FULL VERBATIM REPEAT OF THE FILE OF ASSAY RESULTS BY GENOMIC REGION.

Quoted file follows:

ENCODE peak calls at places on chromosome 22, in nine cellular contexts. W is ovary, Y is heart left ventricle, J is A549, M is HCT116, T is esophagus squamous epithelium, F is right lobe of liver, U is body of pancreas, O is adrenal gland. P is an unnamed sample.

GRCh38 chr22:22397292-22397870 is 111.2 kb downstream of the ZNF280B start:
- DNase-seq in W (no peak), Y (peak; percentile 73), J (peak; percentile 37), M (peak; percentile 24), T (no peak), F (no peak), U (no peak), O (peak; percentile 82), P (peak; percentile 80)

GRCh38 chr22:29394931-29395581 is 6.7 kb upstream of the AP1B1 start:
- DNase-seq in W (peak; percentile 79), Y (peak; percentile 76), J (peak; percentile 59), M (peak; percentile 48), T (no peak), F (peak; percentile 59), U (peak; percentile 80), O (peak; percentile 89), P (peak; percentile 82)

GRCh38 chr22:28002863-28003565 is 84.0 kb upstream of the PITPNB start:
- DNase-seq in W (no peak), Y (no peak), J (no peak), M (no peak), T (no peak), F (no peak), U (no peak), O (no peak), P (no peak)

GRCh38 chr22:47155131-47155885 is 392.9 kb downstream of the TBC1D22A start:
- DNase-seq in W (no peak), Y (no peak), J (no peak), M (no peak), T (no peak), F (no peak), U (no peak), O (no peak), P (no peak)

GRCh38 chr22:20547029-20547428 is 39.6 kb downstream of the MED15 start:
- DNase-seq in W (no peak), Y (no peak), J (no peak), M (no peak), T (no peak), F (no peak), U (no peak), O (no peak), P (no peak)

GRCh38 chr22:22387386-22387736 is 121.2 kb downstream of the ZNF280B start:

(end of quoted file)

ENCODE peak calls at places on chromosome 22, in nine cellular contexts. W is ovary, Y is heart left ventricle, J is A549, M is HCT116, T is esophagus squamous epithelium, F is right lobe of liver, U is body of pancreas, O is adrenal gland. P is an unnamed sample.

GRCh38 chr22:22397292-22397870 is 111.2 kb downstream of the ZNF280B start:
- DNase-seq in W (no peak), Y (peak; percentile 73), J (peak; percentile 37), M (peak; percentile 24), T (no peak), F (no peak), U (no peak), O (peak; percentile 82), P (peak; percentile 80)

GRCh38 chr22:29394931-29395581 is 6.7 kb upstream of the AP1B1 start:
- DNase-seq in W (peak; percentile 79), Y (peak; percentile 76), J (peak; percentile 59), M (peak; percentile 48), T (no peak), F (peak; percentile 59), U (peak; percentile 80), O (peak; percentile 89), P (peak; percentile 82)

GRCh38 chr22:28002863-28003565 is 84.0 kb upstream of the PITPNB start:
- DNase-seq in W (no peak), Y (no peak), J (no peak), M (no peak), T (no peak), F (no peak), U (no peak), O (no peak), P (no peak)

GRCh38 chr22:47155131-47155885 is 392.9 kb downstream of the TBC1D22A start:
- DNase-seq in W (no peak), Y (no peak), J (no peak), M (no peak), T (no peak), F (no peak), U (no peak), O (no peak), P (no peak)

GRCh38 chr22:20547029-20547428 is 39.6 kb downstream of the MED15 start:
- DNase-seq in W (no peak), Y (no peak), J (no peak), M (no peak), T (no peak), F (no peak), U (no peak), O (no peak), P (no peak)

GRCh38 chr22:22387386-22387736 is 121.2 kb downstream of the ZNF280B start: